*I've always taken note of your "+\-" column, because it seems to capture late risers very well. Rajon Rondo, for example, jumped 27 spots on your final list back in 2004. Danny Green, James Harden, Andre Iguodala - all players that came on late in all the rankings. *

What was your reasoning for adding that column?

Exactly. Trends are important in my opinion. A guy who started off the season as a top 10 that ended as a top 50 might be someone who everyone will need to adjust their expectations for because his weaknesses might have been exposed, the hype is losing steam or the rest of the class has caught up and surpassed him. By the same token, late bloomers may be just beginning to show you what they are capable of so you might want to keep an eye on them. There can be some anomalies with this statistic, though. If a guy got injured, chose not to attend some of the summer league events or reclassified, a sudden change in this number might not mean anything. Still, I feel my job through RSCI is to put the raw, unvarnished data out there and let the fans decide for themselves what it all means. That keeps my bias out of the equation and creates great fuel for message board debates.

I know your stuff is discussed on all of the Illini message boards that I visit. In fact, in bios on the official Illini website, they refer to your site. For example, Tracy Abrams' bio says "Ranked No. 69 on the recruiting services consensus index, including No. 58 by Rivals.com and No. 62 by Prep Stars..." Do you see that a lot? Is your site visited by fans from coast to coast?

Yes, in fact, I see that sort of stuff all the time and get a big kick out of it. This whole project started as just a guy and a very amateurish-looking web site but has grown beyond my wildest dreams. I've had major newspapers and sports magazines make use of the rankings. Lots of other school's message boards debate endlessly the merits of the rankings. I've even seen a few official school web sites which include RSCI rankings in the bios for players as well as coaches. Then, of course, there are the knockoffs. I've seen a few sites try to emulate RSCI. They say imitation is the sincerest form of flattery so I guess I should be flattered.

I'm curious as to your opinion on the rankings themselves. 15 years ago, in my estimation, you were much more likely to see a kid ranked 21 on one list and 96 on another list. These days, if one guy has a kid ranked much higher than the others, it seems like he'll adjust his ranking to fall more in line with the others. Illinois has had a couple kids like this. Mychael Henry was at one time #21 on Rivals and ranked as a five-star, but nobody followed suit, so they dropped him to #40 or so (presumably to align better with the average ranking in the 60's. Have you seen this trend, or is it just my imagination? And does that trend help or hurt your numbers?

I think you're right. I suspect, but have no hard facts to support, that one factor could be that players are getting seen more often by more scouts now so it's harder to fly below radar as well as easier to get exposed. Also there has been a good deal of attrition in the ranks of the evaluators, themselves, which, if Darwin applies, could result in the survival of the fittest, most accurate scouts. Finally, the fact that more and more of these rankings are easily accessible online by fans means they are also accessible by scouts, who now have a better opportunity to look over each other's shoulders and normal their results. RSCI might even be indirectly contributing in this area.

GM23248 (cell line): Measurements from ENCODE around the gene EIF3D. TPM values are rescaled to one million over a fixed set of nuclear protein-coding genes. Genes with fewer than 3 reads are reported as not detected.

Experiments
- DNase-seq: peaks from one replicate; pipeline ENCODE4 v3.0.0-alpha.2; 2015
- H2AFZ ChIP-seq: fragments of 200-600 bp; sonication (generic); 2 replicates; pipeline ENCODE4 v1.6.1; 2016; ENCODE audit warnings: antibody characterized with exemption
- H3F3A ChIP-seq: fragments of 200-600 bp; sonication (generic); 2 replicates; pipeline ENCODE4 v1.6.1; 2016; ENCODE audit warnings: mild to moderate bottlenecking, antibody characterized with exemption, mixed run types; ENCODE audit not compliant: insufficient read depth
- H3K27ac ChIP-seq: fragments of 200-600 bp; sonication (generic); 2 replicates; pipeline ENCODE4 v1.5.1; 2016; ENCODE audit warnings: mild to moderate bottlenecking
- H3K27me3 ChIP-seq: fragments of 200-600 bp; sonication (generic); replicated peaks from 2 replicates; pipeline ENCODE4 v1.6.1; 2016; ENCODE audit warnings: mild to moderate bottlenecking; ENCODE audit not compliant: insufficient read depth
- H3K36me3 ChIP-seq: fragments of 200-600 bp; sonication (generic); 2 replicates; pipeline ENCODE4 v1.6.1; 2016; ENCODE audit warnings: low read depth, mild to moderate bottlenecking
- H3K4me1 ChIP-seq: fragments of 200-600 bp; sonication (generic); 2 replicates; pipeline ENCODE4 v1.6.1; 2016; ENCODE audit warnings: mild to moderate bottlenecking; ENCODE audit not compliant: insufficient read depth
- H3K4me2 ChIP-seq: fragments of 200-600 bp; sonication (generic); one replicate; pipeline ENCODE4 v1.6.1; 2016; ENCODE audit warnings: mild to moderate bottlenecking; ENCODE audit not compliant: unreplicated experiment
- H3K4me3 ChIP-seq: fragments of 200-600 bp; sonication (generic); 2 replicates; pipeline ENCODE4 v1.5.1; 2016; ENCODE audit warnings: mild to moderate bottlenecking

OK, last question.  How would you group players on your site? I've always had this argument with people on various message boards. We generally came up with this:

Top-35 on the RSCI is almost guaranteed to be an impact player. There's a falloff after that, but players maybe ranked 35-75 are your bread and butter. Guys that will stick around and not declare for the draft yet are skilled well beyond the unranked kids. And then, after 75, it's kind of a crapshoot. Lots of busts in the 75 and up category, which might suggest that kids ranked maybe 75-150 are all generally in the same category.

Having put together this list for 15 years, do you have any "groupings" that you see like that?

I think there is definitely value in grouping players within the rankings. I tend to group players by top 5, top 10, top 25, top 50 and top 100. The fact that each successive grouping is basically twice the size of the previous one accounts for the lesser degree of precision in the rankings as you move down. In other words, I would expect that, in general, there is more difference between the #1 and #11 players than there would be between the #81 and #91 players.

Before the one and done rule, a top 5 was likely headed straight to the NBA. Now they are someone who should be able to be a star almost from day 1 in college. Top 10's are capable of being All Americans in their first year (although, clearly not all will be). Top 25's should be stars if not in year one then in year two. Top 50's may or may not be stars but should be impact players and likely will be there for 3 or 4 years. Top 100's still could be impact players but it may take them a couple of years before they show it consistently. So, the ranking can tend to predict not only what the ceiling is for a player but also when you can expect them to impact the game.

Comments

Illinifanbobj on August 04 @ 02:16 PM CDT

Good interview, interesting read. Especially the last question.

Oregonian on August 10 @ 10:54 AM CDT

Nice article.

It's fun to go to RSCIhoops.com and look back through the previous years. Lots of names on the lists (even near the top) that I have never heard of as far as an NBA career goes.